In this attempt, I assume that the current parable is distinct from the one in Luke 14.
8Then he said to his servants, ‘The wedding feast is ready, but those invited were not worthy. 9Go therefore to the main roads and invite to the wedding feast as many as you find.’
This was a second invitation, an on-the-spot spontaneous one.
10And those servants went out into the roads and gathered [G4863] all whom they found, both bad and good. So the wedding hall was filled with guests.
May we presume that as they were gathered [forcibly?]
I don't think they were forced. On the contrary, the context says that they were invited. Furthermore, the dictionary meaning of G4863 also bears this out.
4863 sunagó συνάγω
The first part σύν means
identified with, joined close-together in tight identification;
σύν gives a nice connotation of cooperating together.
The second part ἄγω meaning to bring.
So συνάγω means to bring together (nicely).
a. to gather together ...
b. to bring together, assemble, collect ...
c. to lead with oneself namely, unto one's home, i. e. to receive hospitably, to entertain
Now about the wedding clothes in
“But when the king came in to look at the guests, he saw there a man who had no wedding garment.
The framework of the parable probably pre-supposes the Oriental custom of providing garments for the guests who were invited to a royal feast. Wardrobes filled with many thousand garments formed part of the wealth of every Eastern prince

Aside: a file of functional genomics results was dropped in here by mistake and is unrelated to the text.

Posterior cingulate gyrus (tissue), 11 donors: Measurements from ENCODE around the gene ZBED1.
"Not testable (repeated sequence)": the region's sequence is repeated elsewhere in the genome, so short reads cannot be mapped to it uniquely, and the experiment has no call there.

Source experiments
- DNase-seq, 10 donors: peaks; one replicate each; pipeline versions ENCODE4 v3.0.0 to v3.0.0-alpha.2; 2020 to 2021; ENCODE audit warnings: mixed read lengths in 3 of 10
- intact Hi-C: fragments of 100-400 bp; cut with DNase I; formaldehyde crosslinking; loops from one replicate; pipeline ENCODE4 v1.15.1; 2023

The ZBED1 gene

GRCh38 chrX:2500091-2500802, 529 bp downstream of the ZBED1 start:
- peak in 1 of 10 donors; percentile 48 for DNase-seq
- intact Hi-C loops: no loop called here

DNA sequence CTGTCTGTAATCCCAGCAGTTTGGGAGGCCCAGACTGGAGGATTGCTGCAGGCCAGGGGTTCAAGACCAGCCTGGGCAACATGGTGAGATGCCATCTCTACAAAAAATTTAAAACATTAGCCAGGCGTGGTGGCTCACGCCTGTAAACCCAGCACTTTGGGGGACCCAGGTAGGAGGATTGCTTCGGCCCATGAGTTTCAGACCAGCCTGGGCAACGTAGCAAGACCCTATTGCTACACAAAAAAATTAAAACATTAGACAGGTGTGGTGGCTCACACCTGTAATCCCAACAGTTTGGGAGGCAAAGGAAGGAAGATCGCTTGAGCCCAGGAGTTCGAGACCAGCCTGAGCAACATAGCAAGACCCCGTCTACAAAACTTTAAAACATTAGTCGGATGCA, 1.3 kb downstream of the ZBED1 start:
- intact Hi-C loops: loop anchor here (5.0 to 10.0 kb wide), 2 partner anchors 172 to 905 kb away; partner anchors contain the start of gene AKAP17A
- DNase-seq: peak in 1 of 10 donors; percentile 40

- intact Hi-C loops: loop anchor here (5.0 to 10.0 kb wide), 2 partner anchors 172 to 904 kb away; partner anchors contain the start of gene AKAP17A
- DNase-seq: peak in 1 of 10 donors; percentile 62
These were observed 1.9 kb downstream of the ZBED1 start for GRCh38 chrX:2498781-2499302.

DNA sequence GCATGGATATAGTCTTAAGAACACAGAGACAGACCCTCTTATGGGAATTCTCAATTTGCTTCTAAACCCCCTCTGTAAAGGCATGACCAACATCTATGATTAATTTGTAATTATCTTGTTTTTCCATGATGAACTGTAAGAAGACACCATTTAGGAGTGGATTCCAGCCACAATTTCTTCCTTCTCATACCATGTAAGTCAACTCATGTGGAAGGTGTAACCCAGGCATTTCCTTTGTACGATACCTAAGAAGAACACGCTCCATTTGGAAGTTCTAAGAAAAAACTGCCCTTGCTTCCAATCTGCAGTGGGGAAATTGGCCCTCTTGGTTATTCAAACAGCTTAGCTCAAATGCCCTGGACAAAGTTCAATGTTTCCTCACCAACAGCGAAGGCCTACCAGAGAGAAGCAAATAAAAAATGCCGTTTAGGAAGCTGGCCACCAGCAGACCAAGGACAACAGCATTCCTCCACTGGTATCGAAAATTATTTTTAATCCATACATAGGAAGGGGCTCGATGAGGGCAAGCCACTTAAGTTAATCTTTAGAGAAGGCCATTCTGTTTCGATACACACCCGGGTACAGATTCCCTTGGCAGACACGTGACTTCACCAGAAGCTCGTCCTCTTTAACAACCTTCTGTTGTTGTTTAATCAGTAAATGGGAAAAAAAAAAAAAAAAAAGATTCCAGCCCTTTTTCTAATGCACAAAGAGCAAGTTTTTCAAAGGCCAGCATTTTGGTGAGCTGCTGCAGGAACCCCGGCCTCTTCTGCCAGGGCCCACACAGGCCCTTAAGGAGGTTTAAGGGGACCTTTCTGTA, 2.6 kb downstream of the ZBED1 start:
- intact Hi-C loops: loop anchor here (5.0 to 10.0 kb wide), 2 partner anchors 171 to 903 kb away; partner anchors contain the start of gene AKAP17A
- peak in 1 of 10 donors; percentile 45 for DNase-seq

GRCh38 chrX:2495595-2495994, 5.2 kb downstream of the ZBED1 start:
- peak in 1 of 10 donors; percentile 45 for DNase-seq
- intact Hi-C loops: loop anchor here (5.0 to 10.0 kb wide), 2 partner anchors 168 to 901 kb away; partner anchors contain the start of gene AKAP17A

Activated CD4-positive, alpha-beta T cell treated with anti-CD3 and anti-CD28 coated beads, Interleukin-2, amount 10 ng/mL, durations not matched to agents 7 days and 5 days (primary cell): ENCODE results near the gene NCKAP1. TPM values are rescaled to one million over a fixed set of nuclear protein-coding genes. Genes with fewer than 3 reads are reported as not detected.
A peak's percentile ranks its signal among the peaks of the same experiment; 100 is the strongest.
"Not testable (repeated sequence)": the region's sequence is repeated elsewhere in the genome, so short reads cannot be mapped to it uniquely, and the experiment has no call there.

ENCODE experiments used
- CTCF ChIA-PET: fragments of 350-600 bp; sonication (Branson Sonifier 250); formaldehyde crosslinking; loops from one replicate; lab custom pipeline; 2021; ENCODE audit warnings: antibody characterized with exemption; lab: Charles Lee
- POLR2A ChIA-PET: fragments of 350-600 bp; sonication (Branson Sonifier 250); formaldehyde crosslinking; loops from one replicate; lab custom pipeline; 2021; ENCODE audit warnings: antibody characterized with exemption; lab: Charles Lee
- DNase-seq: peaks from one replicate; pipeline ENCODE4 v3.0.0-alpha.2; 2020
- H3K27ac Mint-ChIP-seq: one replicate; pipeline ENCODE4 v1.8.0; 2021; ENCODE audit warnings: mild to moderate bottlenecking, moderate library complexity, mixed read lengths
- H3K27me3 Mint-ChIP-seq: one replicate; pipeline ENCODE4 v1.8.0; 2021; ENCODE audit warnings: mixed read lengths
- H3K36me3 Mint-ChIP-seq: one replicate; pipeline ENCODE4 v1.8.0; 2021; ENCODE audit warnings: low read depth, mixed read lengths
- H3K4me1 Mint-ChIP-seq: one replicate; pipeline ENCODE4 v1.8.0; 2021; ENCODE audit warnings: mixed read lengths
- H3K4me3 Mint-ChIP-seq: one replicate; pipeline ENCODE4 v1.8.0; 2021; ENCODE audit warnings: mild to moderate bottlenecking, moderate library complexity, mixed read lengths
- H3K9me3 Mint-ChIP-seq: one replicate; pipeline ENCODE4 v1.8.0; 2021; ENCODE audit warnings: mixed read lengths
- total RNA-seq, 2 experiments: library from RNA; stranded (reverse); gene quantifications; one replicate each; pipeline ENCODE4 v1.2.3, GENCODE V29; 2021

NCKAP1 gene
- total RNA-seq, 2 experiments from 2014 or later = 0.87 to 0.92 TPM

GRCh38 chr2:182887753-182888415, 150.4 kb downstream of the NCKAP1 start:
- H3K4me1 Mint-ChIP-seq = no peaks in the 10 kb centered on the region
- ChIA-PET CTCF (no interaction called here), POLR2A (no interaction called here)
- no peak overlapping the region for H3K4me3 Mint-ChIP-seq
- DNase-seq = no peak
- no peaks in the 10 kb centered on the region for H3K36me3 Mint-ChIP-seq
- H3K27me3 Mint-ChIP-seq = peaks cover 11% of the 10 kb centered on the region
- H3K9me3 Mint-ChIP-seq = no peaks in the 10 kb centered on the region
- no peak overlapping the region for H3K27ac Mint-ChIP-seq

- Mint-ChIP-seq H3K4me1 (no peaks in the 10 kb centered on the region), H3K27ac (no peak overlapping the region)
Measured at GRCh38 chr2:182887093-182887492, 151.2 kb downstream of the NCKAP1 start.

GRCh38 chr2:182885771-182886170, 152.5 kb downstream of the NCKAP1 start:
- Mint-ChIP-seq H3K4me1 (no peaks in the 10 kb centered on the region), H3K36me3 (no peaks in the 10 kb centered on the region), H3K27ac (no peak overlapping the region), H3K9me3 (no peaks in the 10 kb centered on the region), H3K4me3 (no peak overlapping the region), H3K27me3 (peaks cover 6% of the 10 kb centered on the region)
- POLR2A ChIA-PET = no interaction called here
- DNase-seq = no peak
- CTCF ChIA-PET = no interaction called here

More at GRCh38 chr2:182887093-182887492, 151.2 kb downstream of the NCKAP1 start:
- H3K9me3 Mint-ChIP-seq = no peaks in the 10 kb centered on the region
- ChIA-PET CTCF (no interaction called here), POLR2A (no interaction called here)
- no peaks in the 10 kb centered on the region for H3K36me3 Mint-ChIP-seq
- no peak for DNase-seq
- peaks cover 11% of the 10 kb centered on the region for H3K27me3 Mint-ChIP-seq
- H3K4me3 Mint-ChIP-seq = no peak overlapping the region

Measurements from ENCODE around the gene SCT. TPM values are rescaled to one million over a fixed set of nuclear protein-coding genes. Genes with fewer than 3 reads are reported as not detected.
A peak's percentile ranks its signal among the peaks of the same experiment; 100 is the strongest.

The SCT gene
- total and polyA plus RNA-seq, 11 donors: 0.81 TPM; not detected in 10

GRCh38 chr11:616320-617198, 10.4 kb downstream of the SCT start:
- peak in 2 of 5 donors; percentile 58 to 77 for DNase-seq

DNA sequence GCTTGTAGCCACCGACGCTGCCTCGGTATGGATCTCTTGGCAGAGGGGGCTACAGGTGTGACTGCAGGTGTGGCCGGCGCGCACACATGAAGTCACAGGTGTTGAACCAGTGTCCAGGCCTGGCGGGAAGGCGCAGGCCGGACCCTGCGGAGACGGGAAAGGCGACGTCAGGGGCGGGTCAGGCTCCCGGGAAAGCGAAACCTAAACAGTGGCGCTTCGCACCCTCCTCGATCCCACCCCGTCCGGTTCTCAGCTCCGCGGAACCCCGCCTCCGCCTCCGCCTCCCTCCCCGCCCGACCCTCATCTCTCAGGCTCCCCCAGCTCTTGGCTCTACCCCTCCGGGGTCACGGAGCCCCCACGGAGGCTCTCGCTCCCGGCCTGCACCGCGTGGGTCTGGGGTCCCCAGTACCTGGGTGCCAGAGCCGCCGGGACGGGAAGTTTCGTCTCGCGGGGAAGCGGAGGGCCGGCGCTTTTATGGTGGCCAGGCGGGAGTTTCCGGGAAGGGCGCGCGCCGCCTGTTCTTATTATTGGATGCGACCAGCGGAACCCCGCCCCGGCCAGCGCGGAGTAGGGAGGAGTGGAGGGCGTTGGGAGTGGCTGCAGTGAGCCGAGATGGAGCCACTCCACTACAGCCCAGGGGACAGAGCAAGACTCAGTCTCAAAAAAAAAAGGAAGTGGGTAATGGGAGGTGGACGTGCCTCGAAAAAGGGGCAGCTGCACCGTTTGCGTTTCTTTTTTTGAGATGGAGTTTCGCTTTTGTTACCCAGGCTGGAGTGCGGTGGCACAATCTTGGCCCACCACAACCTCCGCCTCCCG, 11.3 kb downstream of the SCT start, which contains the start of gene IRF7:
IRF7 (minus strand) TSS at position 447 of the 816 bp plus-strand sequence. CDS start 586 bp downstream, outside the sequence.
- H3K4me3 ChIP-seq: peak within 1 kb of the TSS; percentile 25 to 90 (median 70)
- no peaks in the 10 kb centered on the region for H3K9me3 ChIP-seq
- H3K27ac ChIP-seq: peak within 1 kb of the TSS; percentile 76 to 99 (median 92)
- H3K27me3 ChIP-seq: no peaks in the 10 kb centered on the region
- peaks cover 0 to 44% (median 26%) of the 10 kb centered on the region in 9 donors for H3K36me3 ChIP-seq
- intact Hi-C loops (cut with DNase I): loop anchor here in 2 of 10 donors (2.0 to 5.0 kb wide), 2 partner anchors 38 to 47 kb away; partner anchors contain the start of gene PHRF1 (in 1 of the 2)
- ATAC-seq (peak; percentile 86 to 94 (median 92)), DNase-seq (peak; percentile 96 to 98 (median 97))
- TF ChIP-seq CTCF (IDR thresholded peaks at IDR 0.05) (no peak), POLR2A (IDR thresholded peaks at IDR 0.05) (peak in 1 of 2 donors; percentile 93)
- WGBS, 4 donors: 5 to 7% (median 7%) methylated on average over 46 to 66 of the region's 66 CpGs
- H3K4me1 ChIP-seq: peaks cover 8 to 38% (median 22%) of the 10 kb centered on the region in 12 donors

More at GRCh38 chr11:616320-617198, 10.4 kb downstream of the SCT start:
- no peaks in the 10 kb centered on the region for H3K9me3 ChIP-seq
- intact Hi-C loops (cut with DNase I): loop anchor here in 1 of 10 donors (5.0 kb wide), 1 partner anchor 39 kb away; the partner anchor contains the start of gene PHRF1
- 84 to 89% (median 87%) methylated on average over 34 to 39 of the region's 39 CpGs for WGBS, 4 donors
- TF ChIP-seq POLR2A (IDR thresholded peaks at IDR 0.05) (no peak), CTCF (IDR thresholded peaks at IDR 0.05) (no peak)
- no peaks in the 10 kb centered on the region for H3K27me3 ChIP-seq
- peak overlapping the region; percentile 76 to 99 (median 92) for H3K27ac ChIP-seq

The king provided wedding clothes free of charge.
12And he said to him, ‘Friend, how did you get in here without a wedding garment?’ And he was speechless. 13Then the king said to the attendants, ‘Bind him hand and foot and cast him into the outer darkness. In that place there will be weeping and gnashing of teeth.’ 14For many are called, but few are chosen.”
The first batch of people who were invited was called by the king but they didn't show up.
The second batch of people who were invited was also called by the king and they showed up.
The chosen ones were the ones who remained in the wedding banquet to the end because they were dressed properly, clothed in righteosness.